On Saturday I had to leave Sipili early to get back to Nakuru, so couldn't get a lift with my colleagues. Instead, I got my first ever matatus. Like lots of other countries without adequately functioning public transport systems, Kenyan towns are connected by lots of private minibuses that pick up passengers along the way. The matatu, with their sound systems blaring hip-hop and their painted pictures of Jesus and Lil' [sic] Wayne, are a bit of a staple of westerners' blogging about East Africa. So I won't bore you with the description of my journey, except to say that matatus seem a lot calmer and more comfortable than the hysterical descriptions by guidebook writers and travel journalists would suggest. Maybe I just got on some really boring ones. These were my two travelling companions on the front seat for the second leg of the journey. The little girl was called Esmerelda. I'm not sure what the chicken's called.

The matatus, almost all imported second-hand Japanese minibuses, bump along untarmacked roads that were often better in the fifties than they are today; they operate pretty efficiently, but they're necessarily slow. They also replace a decrepit state postal system – for a small fee you can send a letter or package on a matatu, and then call the recipient with the matatu's numberplate, so that they can go and pick up the package at the other end.

Amid this neglected state infrastructure, though, in even the tiniest village there seems to be a stall selling cellphone top-up cards. Apparently sidestepping sclerotic government and donors, mobile phone companies (the biggest being South African – Safaricom, Telkom/Zain – Orange has only recently arrived) have established a dense, well-functioning mobile phone network used by about 35% of the population (a high penetration for a country with Kenya's GDP). From where I'm sitting I can count 26 mobile phone masts. Mobile phone networks are filling gaps in other ways too: terrestrial dial-up internet, and even nominal broadband, crawls at a snail's pace; but mobile broadband internet is available almost all over the country now – 'dongle' modems for your laptop cost about £50, and unlimited broadband internet is then about £15 a month. Out of the reach of most Kenyans, of course, but pretty cheap for middle classes, businesses and organisations. Much more important for most Kenyans is the M-Pesa and similar systems: mobile phone credit systems where, for a small fee, you can send up to 35,000 shillings (about £300) to any other mobile phone, which can be cashed at any of the M-Pesa booths dotted around every tiny town and village. Vastly cheaper and more widespread than, say, Western Union, the state post office is just starting to catch up, developing its own mobile phone credit system for larger sums. In Laikipia I met an immaculately be-suited Safaricom salesman travelling around setting up new M-Pesa distribution points in the countryside. He said he said he thinks that all Kenyan banking itself, except for the super-rich, will soon be done entirely through the mobile phone networks. It's salesman bravado, but I think he may be right.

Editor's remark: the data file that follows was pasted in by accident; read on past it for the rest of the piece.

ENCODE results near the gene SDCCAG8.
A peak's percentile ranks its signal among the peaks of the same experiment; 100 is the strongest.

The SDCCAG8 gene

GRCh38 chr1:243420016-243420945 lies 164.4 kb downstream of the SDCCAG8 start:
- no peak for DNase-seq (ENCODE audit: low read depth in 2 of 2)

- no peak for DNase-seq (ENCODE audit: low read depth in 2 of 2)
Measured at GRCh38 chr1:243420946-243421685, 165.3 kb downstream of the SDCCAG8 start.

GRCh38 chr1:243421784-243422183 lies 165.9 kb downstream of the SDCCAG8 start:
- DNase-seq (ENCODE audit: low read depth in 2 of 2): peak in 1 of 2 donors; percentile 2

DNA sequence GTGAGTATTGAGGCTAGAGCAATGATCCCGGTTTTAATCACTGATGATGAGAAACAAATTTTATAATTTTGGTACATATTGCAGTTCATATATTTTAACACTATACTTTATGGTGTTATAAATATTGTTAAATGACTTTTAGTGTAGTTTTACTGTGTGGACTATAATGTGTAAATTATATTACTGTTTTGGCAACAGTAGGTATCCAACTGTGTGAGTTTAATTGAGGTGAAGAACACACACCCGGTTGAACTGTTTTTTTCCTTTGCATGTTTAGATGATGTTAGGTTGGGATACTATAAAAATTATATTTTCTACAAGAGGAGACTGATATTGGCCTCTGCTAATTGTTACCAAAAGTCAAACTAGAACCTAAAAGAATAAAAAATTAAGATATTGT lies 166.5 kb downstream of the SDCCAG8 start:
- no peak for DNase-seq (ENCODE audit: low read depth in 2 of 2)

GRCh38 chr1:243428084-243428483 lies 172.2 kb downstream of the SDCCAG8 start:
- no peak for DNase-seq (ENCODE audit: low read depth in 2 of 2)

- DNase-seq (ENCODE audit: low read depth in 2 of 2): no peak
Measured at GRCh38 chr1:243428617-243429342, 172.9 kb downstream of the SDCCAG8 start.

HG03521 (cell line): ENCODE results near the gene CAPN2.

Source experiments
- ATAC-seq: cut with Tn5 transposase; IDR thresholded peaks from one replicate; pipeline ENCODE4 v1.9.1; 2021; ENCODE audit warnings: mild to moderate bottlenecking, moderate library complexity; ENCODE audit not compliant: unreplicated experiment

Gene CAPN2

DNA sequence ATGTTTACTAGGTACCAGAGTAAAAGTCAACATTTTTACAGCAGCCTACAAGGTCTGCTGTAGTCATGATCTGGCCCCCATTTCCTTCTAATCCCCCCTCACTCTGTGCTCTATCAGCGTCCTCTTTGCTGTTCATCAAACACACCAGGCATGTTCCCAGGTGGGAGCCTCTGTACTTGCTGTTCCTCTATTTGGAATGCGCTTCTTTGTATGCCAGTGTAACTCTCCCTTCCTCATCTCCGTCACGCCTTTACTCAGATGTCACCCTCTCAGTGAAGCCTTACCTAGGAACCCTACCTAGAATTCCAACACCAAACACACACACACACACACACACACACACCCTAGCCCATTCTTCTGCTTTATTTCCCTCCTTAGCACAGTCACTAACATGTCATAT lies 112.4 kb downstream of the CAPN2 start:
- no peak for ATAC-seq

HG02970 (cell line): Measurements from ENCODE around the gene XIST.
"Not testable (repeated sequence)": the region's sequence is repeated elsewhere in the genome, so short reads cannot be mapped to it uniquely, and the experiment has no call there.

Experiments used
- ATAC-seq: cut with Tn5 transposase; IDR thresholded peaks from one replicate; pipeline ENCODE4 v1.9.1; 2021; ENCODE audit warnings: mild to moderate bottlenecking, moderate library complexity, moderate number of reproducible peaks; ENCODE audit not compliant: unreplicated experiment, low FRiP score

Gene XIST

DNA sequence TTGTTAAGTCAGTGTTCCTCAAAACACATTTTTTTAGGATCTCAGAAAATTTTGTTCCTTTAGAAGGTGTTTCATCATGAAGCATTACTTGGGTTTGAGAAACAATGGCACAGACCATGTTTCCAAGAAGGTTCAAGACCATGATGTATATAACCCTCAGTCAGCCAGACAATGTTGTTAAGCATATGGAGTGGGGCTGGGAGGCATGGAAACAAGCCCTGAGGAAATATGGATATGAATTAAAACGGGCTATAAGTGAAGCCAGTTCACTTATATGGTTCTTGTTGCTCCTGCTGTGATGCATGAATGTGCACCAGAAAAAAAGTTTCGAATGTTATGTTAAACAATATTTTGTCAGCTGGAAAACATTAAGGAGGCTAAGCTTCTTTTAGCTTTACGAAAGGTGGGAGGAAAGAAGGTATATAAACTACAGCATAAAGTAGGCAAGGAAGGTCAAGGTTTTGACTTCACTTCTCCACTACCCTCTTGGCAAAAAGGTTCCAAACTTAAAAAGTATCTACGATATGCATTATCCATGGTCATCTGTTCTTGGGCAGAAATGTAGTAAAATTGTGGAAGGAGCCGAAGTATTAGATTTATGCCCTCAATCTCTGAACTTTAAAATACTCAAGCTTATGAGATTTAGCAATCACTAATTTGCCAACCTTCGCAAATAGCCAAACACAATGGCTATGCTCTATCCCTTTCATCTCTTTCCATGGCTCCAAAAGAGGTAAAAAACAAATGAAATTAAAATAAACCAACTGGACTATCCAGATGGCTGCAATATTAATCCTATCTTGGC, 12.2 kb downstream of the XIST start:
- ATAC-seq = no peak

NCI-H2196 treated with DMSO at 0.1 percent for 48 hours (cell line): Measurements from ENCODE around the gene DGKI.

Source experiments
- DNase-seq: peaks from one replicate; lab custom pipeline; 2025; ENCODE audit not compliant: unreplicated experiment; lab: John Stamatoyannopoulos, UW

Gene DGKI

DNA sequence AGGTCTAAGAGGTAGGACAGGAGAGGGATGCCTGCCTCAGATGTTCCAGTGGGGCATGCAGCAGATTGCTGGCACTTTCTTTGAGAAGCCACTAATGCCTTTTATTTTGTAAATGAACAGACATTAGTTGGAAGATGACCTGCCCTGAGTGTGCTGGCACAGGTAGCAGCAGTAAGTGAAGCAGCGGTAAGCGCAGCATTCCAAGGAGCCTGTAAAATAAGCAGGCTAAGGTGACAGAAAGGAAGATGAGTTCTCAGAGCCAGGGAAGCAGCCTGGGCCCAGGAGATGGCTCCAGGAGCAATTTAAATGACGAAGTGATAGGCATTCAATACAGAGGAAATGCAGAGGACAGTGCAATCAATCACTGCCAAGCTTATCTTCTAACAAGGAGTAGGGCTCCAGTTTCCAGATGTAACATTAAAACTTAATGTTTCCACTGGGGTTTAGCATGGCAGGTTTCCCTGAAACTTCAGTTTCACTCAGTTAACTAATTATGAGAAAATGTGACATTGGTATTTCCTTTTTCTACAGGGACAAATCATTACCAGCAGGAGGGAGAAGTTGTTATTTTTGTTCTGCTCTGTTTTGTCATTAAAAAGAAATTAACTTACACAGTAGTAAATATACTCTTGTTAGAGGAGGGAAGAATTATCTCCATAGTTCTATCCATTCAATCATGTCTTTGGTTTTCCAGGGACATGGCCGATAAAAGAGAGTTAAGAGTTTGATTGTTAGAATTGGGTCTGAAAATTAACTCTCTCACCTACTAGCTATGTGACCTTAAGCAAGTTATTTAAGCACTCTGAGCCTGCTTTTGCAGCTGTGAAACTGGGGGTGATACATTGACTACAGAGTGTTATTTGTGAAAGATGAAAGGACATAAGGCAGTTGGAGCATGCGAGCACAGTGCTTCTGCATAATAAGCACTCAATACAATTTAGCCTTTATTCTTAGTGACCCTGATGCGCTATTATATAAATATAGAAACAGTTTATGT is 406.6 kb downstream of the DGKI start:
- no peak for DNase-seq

I know people write endlessly about the miracle of mobile-phone telephony in Africa – Somalia, for instance, hasn't had a functioning government since 1991 but has two relatively widespread mobile phone networks. It is amazing, though, that although I can't get drinkable water (or often any water) out of a tap, in the middle of nowhere in Kenya I can get better, cheaper mobile internet, and send money faster, than I can anywhere in the UK.

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